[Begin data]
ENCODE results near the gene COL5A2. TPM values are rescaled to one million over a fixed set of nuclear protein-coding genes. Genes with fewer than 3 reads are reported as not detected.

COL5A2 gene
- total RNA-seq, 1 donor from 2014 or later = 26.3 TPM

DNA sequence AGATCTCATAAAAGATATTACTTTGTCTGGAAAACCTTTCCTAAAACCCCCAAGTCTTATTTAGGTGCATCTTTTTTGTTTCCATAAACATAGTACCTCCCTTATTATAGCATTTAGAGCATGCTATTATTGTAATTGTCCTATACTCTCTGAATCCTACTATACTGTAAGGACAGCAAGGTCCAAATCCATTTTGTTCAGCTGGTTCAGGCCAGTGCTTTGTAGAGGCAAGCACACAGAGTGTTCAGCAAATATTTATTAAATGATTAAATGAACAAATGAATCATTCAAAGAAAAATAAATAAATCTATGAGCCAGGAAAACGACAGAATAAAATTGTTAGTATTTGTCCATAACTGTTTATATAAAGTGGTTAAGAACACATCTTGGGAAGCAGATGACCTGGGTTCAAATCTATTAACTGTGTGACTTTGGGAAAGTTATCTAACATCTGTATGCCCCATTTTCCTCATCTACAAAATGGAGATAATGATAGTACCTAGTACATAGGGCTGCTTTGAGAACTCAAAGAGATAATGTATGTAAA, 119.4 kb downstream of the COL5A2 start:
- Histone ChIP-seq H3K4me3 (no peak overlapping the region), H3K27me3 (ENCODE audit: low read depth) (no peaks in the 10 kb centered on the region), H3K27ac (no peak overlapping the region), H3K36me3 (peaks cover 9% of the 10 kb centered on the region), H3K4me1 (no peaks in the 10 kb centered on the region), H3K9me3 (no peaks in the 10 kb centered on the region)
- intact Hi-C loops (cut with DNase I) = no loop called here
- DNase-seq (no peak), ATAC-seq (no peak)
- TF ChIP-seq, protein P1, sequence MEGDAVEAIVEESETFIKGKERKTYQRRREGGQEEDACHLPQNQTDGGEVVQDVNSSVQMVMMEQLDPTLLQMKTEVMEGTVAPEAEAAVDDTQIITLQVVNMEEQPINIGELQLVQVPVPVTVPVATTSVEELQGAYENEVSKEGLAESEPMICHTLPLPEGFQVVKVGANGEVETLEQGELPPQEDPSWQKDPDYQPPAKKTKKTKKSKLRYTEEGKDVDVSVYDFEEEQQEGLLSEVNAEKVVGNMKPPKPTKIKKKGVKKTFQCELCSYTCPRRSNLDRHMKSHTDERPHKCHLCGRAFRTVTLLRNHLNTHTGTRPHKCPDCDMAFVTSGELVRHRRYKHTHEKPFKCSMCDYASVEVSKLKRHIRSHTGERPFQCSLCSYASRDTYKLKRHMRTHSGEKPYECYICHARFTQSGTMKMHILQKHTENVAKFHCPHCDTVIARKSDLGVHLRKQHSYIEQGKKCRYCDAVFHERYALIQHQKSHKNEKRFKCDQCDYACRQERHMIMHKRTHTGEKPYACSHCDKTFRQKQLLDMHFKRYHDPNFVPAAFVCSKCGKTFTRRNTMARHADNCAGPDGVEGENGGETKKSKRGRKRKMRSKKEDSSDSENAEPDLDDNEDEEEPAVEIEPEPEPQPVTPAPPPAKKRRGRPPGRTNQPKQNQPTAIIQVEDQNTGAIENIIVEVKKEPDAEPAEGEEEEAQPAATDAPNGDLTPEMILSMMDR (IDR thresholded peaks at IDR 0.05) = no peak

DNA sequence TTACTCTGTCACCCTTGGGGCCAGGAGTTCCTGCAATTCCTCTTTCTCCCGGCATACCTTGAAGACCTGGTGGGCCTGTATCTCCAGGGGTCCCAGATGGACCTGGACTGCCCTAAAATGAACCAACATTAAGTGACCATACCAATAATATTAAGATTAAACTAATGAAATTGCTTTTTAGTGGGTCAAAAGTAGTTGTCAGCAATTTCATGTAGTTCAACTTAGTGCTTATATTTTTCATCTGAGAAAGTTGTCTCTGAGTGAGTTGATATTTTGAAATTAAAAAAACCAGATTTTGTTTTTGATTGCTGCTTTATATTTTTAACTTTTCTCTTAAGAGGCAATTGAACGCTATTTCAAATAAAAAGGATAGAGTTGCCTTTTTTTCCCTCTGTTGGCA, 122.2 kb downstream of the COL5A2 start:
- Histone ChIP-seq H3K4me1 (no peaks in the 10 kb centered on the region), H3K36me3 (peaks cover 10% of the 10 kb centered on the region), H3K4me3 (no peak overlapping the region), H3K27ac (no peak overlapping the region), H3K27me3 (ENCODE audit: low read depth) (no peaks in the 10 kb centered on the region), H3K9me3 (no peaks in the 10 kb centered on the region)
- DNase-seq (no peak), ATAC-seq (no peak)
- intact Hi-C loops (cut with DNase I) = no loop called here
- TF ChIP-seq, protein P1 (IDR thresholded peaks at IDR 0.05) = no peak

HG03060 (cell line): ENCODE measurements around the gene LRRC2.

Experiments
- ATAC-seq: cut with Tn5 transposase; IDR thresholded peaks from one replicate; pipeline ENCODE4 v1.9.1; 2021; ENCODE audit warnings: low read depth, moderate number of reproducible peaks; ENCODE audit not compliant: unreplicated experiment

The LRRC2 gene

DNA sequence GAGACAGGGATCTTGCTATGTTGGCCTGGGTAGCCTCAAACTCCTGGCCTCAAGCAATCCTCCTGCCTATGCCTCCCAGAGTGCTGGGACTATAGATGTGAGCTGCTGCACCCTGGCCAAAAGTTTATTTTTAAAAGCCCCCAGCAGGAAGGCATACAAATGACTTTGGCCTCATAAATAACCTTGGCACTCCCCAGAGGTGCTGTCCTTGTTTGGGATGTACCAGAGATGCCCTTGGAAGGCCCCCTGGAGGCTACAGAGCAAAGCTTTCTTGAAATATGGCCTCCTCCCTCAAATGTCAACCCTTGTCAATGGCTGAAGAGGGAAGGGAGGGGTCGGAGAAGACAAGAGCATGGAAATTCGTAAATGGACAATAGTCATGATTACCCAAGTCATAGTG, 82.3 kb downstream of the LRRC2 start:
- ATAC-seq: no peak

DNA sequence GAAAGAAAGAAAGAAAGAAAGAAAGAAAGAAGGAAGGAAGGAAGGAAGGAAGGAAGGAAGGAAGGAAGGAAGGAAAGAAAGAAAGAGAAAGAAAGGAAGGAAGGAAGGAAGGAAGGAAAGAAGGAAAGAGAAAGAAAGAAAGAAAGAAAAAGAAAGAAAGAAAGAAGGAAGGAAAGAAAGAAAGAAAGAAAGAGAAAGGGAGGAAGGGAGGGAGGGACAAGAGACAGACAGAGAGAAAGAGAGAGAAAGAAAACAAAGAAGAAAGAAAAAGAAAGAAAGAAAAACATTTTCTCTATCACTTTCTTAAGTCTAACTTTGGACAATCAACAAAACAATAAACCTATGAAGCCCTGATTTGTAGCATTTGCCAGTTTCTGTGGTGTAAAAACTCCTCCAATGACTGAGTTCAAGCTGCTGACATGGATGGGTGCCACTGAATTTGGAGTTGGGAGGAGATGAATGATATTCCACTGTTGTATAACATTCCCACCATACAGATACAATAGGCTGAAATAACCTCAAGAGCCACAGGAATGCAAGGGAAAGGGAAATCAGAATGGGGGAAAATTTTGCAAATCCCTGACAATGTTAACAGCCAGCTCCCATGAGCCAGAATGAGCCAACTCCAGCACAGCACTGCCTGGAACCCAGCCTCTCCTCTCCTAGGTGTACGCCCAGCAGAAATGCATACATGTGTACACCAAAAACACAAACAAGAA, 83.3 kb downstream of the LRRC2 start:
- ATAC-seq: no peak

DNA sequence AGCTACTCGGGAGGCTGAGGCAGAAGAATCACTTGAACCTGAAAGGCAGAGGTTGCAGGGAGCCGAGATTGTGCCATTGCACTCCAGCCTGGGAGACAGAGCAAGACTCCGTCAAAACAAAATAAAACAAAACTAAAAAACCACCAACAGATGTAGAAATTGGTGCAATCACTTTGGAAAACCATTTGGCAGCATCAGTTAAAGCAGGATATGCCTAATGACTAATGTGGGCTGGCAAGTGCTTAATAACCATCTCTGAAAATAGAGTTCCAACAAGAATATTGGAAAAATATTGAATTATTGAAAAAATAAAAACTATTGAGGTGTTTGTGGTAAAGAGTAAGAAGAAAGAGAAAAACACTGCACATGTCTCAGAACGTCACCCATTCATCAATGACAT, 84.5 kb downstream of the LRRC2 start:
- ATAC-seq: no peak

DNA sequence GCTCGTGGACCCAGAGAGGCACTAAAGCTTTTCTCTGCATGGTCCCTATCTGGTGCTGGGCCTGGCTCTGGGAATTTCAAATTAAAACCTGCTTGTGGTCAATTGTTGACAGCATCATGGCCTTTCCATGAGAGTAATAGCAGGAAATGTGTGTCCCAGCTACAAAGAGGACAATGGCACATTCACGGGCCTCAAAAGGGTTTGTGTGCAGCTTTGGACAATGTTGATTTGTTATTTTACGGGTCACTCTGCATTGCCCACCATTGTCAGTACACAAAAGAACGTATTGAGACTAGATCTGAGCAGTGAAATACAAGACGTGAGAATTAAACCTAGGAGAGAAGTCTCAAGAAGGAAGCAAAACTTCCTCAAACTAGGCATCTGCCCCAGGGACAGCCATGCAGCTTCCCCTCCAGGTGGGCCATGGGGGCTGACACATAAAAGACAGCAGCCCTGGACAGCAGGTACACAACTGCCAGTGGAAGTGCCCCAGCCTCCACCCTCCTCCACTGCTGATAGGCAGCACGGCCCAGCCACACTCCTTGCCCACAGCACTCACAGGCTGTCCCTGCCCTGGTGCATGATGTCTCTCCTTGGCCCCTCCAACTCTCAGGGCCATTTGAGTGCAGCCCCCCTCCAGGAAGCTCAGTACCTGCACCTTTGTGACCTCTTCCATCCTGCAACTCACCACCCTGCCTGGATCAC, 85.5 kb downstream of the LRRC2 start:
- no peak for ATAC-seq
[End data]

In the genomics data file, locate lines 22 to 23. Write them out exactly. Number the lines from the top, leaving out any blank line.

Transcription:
DNA sequence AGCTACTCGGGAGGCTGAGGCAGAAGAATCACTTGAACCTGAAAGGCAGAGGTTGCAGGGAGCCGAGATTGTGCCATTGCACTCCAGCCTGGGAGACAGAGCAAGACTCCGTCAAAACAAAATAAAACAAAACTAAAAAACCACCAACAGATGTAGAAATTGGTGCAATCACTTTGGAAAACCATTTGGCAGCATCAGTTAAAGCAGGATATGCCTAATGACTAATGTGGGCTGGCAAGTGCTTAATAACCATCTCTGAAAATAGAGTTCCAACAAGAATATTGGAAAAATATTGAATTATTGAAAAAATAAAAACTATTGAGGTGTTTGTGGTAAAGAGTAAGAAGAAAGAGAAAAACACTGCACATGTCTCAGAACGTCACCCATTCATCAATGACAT, 84.5 kb downstream of the LRRC2 start:
- ATAC-seq: no peak